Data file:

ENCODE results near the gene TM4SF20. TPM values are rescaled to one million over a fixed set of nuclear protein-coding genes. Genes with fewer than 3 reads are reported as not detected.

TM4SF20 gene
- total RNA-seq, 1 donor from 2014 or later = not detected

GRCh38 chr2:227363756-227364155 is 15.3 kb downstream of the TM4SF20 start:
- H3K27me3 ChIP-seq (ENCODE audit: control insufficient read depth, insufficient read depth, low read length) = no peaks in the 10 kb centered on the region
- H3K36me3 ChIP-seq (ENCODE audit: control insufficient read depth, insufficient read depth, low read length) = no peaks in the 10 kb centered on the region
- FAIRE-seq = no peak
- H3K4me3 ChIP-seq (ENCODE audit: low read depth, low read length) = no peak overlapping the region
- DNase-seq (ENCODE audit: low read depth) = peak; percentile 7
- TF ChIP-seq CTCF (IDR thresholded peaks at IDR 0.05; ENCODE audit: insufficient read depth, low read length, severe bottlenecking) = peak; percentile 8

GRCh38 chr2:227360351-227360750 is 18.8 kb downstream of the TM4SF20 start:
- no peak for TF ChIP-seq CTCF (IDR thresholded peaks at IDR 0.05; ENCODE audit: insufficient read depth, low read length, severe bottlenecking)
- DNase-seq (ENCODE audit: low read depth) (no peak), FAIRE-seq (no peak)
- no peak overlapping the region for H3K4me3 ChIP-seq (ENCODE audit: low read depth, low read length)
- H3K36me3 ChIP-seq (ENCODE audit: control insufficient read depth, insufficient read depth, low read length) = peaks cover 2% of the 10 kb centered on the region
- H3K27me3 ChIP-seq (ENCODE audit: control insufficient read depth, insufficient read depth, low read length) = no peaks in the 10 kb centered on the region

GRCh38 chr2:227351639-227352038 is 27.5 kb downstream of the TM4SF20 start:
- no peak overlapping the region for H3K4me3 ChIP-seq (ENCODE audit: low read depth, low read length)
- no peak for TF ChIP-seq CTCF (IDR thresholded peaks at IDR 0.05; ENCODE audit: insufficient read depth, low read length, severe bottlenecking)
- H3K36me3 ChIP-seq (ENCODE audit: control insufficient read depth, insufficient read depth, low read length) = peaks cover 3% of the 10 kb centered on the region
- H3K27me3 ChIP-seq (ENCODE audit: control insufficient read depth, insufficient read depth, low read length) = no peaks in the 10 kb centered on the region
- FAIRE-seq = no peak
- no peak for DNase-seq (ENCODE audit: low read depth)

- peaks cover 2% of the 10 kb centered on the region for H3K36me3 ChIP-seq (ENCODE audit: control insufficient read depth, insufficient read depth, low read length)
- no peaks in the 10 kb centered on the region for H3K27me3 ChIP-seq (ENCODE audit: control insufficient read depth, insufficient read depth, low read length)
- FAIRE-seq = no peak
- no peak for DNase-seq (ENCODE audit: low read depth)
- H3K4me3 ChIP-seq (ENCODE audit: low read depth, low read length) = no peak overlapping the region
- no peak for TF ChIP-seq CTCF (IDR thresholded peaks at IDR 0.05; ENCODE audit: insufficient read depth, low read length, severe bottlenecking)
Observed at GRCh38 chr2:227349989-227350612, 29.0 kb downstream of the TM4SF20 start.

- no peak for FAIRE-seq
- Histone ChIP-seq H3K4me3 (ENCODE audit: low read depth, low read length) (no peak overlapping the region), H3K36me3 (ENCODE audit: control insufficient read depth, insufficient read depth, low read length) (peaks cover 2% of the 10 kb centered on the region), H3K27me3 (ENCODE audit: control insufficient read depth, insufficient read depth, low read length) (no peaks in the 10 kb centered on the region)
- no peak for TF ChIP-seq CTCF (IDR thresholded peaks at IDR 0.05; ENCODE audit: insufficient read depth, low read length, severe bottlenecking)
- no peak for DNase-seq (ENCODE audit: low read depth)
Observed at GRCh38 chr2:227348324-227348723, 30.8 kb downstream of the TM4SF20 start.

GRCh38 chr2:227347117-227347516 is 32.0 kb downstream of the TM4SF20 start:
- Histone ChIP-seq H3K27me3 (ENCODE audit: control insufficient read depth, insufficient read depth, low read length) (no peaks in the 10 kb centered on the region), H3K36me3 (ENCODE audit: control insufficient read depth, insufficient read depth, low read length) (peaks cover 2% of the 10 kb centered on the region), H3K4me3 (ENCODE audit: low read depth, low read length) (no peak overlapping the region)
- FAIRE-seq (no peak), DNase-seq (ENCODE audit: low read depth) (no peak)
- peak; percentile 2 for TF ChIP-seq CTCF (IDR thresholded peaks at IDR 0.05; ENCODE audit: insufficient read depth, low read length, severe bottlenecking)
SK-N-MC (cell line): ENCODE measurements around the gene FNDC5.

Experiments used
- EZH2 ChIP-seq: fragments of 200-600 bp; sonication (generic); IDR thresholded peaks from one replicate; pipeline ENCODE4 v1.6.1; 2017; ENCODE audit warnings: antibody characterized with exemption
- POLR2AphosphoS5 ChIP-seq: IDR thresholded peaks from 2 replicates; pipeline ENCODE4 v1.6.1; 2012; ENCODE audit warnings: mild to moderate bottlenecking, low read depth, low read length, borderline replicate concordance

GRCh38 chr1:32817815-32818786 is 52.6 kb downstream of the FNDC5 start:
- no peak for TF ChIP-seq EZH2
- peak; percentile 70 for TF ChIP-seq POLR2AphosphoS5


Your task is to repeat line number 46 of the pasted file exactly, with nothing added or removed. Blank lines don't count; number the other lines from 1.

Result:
- peak; percentile 70 for TF ChIP-seq POLR2AphosphoS5